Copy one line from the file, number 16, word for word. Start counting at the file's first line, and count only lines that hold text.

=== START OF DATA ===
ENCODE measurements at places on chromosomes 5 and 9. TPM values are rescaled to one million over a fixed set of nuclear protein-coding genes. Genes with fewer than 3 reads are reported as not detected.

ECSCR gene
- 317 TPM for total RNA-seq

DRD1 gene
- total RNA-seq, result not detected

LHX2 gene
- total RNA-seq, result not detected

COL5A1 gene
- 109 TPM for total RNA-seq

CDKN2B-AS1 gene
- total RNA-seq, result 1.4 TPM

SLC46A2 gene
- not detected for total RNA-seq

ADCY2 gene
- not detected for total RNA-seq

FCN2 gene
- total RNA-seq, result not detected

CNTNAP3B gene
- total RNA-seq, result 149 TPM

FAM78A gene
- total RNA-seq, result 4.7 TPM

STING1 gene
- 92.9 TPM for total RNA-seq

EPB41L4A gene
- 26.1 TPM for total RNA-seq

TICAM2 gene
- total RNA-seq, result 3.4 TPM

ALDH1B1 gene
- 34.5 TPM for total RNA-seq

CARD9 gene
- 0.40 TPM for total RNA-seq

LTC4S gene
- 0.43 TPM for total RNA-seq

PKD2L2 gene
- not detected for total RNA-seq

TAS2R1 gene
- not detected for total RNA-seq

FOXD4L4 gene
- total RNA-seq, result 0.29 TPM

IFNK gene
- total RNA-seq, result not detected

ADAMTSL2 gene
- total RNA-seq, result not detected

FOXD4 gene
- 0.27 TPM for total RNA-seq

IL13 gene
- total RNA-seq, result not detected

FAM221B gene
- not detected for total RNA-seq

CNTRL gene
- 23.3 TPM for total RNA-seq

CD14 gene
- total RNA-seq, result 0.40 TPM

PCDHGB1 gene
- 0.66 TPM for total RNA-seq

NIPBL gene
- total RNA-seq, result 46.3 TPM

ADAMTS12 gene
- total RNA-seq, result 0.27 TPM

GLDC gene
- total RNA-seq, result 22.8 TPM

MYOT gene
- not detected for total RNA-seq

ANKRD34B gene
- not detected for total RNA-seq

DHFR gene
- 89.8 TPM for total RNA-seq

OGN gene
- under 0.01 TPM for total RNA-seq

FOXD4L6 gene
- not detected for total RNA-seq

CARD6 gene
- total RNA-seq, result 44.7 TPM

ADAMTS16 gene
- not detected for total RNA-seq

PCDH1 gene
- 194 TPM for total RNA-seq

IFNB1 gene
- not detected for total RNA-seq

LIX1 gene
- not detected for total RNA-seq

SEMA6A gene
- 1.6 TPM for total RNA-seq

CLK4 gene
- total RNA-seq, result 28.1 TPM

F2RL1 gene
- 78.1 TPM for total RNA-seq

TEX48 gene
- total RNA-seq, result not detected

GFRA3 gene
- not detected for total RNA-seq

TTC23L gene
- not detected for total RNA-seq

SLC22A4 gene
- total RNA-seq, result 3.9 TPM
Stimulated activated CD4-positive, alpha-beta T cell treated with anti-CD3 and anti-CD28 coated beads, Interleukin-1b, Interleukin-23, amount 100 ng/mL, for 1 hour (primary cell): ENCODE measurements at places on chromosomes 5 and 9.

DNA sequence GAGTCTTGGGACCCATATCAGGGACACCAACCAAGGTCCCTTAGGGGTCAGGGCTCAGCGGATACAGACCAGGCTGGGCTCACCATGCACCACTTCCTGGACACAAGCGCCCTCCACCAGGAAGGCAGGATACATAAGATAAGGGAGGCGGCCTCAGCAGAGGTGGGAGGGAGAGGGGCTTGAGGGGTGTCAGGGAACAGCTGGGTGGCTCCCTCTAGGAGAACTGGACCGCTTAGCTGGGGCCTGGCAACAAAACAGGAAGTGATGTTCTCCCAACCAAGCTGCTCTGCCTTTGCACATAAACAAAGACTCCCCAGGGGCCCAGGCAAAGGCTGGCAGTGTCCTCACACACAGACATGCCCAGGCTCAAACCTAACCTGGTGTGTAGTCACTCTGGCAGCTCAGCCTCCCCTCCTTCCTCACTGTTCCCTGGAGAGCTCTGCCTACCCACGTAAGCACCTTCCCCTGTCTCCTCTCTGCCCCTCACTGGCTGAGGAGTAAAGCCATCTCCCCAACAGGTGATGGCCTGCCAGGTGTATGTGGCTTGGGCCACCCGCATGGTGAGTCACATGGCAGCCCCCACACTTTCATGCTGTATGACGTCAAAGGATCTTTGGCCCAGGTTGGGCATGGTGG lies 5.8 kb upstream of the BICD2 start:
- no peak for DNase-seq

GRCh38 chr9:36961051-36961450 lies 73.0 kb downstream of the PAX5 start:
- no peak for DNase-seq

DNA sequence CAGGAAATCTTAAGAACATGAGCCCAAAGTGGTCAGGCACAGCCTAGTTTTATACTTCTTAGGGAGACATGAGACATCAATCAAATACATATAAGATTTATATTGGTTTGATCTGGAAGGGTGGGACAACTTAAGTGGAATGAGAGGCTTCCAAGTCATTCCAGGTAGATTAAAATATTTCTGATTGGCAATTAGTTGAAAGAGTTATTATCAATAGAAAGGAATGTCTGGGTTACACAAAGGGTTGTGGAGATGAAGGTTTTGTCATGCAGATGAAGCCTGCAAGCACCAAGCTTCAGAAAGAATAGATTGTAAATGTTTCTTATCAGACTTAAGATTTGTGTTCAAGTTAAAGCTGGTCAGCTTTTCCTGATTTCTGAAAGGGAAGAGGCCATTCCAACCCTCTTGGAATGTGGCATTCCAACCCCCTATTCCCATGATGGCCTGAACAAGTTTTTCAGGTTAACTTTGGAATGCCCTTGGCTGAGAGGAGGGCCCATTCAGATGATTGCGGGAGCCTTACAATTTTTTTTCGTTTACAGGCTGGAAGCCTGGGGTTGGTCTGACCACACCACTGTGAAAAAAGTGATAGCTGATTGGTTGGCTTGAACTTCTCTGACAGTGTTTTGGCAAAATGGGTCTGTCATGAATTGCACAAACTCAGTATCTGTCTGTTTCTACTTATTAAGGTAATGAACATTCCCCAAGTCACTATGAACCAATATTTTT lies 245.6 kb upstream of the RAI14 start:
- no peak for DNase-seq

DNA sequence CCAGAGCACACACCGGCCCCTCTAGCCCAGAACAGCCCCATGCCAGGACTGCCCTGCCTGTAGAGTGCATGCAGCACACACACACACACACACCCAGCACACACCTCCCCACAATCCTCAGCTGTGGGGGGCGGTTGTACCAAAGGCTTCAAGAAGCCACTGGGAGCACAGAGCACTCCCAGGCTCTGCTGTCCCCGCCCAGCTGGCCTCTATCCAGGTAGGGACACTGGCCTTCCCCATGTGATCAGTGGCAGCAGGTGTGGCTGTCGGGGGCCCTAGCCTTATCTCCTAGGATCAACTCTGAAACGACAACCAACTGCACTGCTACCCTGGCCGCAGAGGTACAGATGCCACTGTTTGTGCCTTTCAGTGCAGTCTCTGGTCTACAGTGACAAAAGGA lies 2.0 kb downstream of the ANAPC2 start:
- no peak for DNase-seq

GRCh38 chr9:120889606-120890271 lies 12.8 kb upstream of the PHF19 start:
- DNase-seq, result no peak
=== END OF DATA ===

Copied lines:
FCN2 gene